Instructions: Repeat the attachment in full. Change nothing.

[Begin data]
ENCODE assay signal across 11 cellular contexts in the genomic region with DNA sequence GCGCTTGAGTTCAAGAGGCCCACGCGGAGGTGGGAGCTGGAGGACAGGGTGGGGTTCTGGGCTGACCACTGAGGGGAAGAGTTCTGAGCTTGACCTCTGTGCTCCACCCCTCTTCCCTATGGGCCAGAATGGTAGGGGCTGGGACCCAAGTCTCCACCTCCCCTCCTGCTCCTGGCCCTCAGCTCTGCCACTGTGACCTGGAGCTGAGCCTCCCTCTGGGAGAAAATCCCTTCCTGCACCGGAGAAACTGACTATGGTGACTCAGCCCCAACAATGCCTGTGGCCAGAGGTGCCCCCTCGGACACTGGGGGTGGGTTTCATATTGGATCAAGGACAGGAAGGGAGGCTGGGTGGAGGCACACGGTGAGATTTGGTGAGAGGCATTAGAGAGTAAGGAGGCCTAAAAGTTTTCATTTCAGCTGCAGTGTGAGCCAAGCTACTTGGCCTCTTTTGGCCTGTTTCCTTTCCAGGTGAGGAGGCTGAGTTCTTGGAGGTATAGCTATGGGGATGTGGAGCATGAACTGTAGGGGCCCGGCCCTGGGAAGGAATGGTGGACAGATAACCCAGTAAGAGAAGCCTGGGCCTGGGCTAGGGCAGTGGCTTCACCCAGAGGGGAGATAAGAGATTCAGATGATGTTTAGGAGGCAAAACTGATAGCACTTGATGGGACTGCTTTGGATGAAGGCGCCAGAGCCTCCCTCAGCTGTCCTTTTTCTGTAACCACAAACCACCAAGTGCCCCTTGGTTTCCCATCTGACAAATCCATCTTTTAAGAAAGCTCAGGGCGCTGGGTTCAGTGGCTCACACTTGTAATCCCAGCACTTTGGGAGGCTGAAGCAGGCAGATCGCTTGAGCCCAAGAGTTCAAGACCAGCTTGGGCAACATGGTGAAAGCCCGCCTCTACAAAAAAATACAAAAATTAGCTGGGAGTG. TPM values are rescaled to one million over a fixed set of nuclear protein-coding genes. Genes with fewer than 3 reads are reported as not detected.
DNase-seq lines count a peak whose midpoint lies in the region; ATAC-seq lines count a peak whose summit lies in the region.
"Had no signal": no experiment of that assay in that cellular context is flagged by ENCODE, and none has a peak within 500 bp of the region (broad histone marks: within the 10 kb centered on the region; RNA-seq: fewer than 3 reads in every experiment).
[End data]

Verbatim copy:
ENCODE assay signal across 11 cellular contexts in the genomic region with DNA sequence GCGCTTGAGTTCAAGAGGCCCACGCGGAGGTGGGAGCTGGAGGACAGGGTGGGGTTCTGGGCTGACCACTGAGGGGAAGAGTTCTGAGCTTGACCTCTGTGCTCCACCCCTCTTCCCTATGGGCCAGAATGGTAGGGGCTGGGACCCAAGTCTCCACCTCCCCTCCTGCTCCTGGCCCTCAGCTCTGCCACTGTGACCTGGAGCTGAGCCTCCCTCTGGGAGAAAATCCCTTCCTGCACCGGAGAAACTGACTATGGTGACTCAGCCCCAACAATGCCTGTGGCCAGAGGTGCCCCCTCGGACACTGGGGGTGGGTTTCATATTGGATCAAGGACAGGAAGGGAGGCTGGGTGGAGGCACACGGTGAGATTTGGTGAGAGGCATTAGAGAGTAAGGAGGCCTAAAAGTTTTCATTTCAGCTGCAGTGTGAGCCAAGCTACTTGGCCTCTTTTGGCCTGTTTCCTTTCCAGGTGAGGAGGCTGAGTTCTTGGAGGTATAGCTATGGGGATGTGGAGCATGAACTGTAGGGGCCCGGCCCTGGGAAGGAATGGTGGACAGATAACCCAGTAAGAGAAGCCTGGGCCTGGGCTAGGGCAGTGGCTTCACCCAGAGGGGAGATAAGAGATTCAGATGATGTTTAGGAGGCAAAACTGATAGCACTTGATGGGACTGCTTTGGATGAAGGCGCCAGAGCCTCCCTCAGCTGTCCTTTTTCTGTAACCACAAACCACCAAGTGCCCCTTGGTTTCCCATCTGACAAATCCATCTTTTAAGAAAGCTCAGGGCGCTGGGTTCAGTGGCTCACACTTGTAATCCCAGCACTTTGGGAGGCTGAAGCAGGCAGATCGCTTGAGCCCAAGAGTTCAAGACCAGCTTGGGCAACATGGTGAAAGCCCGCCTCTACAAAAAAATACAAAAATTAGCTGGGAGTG. TPM values are rescaled to one million over a fixed set of nuclear protein-coding genes. Genes with fewer than 3 reads are reported as not detected.
DNase-seq lines count a peak whose midpoint lies in the region; ATAC-seq lines count a peak whose summit lies in the region.
"Had no signal": no experiment of that assay in that cellular context is flagged by ENCODE, and none has a peak within 500 bp of the region (broad histone marks: within the 10 kb centered on the region; RNA-seq: fewer than 3 reads in every experiment).